A first reading of Ulysses can thus be a baffling experience, although no book more generously rewards patience and fortitude. Stephen Dedalus reappears, still stuck in Dublin, dreaming of escape. Then we meet Leopold Bloom, or rather we meet his thoughts as he prepares breakfast for his wife Molly. (We experience her thoughts as she drifts off to sleep at the end of the book.)
Ulysses is the account of one day in Dublin — June 16, 1904, Joyce's private tribute to Nora, since that was the date on which they first went out together. The book follows the movements of not only Stephen and Bloom but also hundreds of other Dubliners as they walk the streets, meet and talk, then talk some more in restaurants and pubs. All this activity seems random, a record of urban happenstance.
But nothing in Ulysses is truly random. Beneath the surface realism of the novel, its apparently artless transcription of life's flow, lurks a complicated plan. Friends who were in on the secret of Ulysses urged Joyce to share it, to make things easier for his readers. He resisted at first: "I've put in so many enigmas and puzzles that it will keep the professors busy for centuries arguing over what I meant, and that's the only way of ensuring one's immortality."
Joyce later relented, and so the world learned that Ulysses was, among many other things, a modern retelling of Homer's Odyssey, with Bloom as the wandering hero, Stephen as Telemachus and Molly as a Penelope decidedly less faithful than the original. T.S. Eliot, who recognized the novel's underpinnings, wrote that Joyce's use of classical myth as a method of ordering modern experience had "the importance of a scientific discovery."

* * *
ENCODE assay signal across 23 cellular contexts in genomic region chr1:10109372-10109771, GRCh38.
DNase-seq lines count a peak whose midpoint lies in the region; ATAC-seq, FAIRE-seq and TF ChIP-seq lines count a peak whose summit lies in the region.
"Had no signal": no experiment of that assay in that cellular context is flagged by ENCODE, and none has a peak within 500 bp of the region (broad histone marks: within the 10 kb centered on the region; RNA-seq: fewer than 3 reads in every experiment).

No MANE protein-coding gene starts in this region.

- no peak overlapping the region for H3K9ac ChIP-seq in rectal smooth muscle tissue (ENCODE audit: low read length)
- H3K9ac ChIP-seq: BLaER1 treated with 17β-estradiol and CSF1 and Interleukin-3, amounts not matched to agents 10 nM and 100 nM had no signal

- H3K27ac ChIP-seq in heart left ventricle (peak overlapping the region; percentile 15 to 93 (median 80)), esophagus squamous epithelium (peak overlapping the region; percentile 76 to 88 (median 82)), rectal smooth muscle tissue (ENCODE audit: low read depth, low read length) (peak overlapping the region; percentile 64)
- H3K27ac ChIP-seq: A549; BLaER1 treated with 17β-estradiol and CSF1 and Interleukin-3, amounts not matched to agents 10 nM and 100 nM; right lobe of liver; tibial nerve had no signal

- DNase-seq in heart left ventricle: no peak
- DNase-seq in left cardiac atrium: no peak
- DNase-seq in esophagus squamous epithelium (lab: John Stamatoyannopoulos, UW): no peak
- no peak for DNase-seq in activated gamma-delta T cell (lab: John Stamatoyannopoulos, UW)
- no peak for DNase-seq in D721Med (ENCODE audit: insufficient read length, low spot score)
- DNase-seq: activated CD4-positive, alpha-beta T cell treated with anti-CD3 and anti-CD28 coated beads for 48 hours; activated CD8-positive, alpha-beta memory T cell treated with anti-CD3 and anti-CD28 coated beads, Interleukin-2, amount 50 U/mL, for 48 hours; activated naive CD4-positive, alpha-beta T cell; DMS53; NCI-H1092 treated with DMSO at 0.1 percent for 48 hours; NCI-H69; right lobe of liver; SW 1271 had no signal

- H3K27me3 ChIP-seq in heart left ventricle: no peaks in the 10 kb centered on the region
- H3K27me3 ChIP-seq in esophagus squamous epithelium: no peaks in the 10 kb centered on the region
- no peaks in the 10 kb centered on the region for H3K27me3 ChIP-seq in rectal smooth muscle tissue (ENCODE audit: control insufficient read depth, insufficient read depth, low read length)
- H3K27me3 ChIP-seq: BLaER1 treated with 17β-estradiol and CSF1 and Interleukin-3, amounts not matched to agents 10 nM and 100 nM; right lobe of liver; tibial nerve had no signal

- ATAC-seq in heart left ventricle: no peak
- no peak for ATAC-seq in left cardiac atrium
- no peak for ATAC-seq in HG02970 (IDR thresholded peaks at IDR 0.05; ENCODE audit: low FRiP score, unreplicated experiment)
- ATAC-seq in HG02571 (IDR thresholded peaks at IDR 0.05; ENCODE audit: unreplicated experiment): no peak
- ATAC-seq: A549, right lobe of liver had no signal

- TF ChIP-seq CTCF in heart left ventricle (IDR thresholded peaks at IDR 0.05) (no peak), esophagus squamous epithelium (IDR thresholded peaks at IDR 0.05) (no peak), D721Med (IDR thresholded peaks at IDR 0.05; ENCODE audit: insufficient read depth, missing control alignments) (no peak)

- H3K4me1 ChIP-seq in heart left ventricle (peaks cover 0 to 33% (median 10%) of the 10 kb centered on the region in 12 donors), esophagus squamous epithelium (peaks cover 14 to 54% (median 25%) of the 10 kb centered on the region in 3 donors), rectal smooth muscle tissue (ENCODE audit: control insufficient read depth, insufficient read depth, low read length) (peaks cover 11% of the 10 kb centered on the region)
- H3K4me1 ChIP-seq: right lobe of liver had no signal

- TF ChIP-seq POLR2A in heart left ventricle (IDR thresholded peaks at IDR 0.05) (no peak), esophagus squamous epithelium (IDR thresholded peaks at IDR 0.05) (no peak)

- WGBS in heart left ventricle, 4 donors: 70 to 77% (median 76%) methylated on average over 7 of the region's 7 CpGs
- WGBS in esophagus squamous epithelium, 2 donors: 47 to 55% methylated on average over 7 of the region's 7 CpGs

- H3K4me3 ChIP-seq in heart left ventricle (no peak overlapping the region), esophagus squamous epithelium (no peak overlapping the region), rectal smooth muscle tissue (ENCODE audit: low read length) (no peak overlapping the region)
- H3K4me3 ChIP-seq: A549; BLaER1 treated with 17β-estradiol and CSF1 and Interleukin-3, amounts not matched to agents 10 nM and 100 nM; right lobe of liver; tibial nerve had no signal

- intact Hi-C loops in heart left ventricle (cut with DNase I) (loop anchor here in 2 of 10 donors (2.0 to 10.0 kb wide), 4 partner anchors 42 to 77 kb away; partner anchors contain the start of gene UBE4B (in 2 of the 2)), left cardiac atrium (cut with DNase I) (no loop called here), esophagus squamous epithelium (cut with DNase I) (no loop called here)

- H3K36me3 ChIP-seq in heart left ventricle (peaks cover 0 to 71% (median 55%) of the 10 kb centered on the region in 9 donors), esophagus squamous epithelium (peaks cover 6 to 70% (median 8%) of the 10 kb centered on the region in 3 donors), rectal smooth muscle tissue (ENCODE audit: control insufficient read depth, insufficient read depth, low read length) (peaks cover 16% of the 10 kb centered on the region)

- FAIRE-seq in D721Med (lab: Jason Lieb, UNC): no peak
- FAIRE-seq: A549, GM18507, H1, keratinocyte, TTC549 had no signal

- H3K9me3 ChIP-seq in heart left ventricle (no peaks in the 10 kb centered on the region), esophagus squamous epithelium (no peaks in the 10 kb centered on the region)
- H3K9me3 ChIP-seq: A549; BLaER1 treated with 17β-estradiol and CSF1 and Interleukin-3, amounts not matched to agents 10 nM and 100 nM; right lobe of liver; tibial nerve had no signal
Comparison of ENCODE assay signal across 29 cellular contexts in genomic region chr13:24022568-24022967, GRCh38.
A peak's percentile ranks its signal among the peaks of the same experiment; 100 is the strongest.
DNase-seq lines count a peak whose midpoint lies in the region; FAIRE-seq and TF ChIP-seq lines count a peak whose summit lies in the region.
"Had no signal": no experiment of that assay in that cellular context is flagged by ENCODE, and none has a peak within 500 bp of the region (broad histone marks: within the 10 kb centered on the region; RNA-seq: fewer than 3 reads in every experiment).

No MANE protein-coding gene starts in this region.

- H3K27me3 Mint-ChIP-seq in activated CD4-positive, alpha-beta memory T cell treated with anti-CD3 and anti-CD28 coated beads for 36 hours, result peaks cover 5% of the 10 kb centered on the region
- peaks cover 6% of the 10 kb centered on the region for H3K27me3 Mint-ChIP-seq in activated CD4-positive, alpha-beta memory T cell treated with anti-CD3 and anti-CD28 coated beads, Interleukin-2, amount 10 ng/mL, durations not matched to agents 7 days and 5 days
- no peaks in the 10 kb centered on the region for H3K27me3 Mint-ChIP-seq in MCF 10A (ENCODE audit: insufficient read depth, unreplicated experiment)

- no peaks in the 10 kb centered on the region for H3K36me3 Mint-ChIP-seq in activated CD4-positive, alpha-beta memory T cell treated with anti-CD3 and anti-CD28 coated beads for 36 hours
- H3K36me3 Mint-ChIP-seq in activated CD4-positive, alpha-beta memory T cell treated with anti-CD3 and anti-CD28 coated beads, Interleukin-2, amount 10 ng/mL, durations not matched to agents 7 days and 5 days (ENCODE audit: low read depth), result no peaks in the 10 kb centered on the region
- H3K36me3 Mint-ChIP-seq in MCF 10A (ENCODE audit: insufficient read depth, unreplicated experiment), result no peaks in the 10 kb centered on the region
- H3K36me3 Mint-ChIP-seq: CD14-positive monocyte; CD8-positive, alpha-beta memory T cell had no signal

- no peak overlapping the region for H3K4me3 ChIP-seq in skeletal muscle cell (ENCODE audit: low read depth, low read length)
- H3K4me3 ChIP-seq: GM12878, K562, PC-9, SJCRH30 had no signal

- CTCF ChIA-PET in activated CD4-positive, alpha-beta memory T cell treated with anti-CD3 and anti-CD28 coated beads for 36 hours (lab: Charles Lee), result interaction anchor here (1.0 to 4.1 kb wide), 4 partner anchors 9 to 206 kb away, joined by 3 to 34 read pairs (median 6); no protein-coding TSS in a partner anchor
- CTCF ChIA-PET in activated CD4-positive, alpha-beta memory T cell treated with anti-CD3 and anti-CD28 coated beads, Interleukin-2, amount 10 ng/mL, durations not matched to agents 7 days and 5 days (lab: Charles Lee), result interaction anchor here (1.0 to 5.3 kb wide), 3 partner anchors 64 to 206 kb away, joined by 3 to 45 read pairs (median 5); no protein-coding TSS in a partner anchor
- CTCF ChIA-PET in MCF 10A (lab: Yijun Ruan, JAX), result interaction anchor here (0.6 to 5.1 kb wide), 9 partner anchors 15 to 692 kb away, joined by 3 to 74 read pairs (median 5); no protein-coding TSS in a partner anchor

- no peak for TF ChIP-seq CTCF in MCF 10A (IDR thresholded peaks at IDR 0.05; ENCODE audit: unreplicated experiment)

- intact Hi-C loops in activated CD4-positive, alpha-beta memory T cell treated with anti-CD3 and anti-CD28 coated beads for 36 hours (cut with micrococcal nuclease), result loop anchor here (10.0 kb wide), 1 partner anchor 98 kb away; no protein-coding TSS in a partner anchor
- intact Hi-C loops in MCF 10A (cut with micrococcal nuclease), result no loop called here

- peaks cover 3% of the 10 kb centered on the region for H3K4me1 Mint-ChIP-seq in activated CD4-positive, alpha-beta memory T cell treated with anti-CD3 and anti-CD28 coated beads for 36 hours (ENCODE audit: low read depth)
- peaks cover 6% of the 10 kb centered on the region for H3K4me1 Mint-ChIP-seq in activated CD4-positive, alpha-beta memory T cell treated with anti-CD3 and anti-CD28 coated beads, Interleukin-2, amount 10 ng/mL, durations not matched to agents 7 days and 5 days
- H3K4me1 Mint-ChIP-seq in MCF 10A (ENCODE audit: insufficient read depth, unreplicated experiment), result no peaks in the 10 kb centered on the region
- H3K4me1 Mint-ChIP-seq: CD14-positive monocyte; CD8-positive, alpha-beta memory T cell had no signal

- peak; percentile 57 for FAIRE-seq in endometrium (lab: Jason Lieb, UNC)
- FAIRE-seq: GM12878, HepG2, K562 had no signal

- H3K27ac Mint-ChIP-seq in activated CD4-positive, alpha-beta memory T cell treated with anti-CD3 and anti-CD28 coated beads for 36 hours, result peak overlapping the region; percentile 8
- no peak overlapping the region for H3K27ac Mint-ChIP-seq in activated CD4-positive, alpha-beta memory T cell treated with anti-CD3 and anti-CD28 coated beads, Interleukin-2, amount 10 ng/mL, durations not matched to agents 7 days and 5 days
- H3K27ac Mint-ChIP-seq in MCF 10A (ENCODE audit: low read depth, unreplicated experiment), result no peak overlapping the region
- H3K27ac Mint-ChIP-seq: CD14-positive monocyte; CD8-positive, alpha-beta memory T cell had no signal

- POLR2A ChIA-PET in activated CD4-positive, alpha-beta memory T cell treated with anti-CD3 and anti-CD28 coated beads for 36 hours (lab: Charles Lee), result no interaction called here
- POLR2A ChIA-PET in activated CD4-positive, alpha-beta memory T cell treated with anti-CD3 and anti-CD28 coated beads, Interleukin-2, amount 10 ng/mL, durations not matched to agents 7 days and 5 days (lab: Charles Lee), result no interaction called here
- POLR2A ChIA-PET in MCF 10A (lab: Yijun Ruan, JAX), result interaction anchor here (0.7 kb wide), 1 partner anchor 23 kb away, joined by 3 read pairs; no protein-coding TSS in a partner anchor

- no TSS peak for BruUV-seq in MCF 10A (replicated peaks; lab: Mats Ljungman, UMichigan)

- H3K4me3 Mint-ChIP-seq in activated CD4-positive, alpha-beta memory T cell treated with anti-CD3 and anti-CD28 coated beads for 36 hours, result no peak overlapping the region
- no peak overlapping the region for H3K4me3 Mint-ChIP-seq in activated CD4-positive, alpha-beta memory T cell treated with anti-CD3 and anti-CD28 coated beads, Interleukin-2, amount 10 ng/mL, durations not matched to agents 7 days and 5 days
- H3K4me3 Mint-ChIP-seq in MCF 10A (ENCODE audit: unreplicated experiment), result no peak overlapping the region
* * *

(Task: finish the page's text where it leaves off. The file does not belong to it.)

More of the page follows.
Ulysses made Joyce famous, although not always in a manner to his liking. When a fan approached him and asked, "May I kiss the hand that wrote Ulysses?" Joyce said, "No, it did lots of other things too." But more important, Ulysses became a source book for 20th century literature. It expanded the domain of permissible subjects in fiction, following Bloom not only into his secret erotic fantasies but his outdoor privy as well.
Its multiple narrative voices and extravagant wordplay made Ulysses a virtual thesaurus of styles for writers wrestling with the problem of rendering contemporary life. Aspects of Joyce's accomplishment in Ulysses can be seen in the works of William Faulkner, Albert Camus, Samuel Beckett, Saul Bellow, Gabriel Garcia Marquez and Toni Morrison, all of whom, unlike Joyce, won the Nobel Prize for Literature.
But the only author who tried to surpass the encyclopedic scope of Ulysses was Joyce himself. He spent 17 years working on Finnegans Wake, a book intended to portray Dublin's sleeping life as thoroughly as Ulysses had explored the wide-awake city. This task, Joyce decided, required the invention of a new language that would mime the experience of dreaming. As excerpts from the new work, crammed with multilingual puns and Jabberwocky-like sentences, began appearing in print, even Joyce's champions expressed doubts. To Pound's complaint about obscurity, Joyce replied, "The action of my new work takes place at night. It's natural things should not be so clear at night, isn't it now?" Today, only dedicated Joyceans regularly attend the Wake. A century from now, his readers may catch up with him.
TIME senior writer Paul Gray wrote his Ph.D. dissertation on James Joyce's short fiction